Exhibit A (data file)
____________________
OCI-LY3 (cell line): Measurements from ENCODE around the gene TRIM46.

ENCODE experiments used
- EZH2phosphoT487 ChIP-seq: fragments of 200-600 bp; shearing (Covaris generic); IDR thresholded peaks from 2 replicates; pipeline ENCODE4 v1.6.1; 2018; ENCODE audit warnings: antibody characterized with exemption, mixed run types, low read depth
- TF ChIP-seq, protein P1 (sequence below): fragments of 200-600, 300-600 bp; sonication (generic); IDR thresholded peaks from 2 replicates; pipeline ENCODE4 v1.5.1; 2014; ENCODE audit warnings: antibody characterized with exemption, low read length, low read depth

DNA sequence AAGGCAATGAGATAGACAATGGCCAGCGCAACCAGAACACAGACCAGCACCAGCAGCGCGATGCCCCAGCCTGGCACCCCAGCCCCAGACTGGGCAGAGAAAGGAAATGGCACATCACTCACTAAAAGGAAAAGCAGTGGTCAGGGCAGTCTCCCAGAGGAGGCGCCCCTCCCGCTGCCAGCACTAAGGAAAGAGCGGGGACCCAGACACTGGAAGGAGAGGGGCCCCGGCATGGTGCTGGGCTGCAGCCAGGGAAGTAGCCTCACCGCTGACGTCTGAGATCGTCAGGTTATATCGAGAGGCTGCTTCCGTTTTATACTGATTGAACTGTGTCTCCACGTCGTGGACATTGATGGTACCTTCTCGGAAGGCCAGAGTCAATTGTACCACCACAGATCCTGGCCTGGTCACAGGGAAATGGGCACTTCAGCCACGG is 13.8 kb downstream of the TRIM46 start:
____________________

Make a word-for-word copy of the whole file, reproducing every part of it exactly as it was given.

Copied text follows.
OCI-LY3 (cell line): Measurements from ENCODE around the gene TRIM46.

ENCODE experiments used
- EZH2phosphoT487 ChIP-seq: fragments of 200-600 bp; shearing (Covaris generic); IDR thresholded peaks from 2 replicates; pipeline ENCODE4 v1.6.1; 2018; ENCODE audit warnings: antibody characterized with exemption, mixed run types, low read depth
- TF ChIP-seq, protein P1 (sequence below): fragments of 200-600, 300-600 bp; sonication (generic); IDR thresholded peaks from 2 replicates; pipeline ENCODE4 v1.5.1; 2014; ENCODE audit warnings: antibody characterized with exemption, low read length, low read depth

DNA sequence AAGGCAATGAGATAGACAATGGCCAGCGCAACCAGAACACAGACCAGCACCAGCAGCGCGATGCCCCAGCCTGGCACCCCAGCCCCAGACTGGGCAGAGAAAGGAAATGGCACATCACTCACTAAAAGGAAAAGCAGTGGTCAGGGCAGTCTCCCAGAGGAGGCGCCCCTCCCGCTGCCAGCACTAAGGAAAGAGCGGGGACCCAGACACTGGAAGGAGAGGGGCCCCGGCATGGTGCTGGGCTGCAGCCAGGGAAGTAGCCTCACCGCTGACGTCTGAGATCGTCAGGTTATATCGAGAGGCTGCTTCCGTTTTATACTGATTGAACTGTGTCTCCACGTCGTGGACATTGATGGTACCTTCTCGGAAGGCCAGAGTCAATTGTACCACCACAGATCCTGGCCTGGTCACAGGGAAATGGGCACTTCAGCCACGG is 13.8 kb downstream of the TRIM46 start: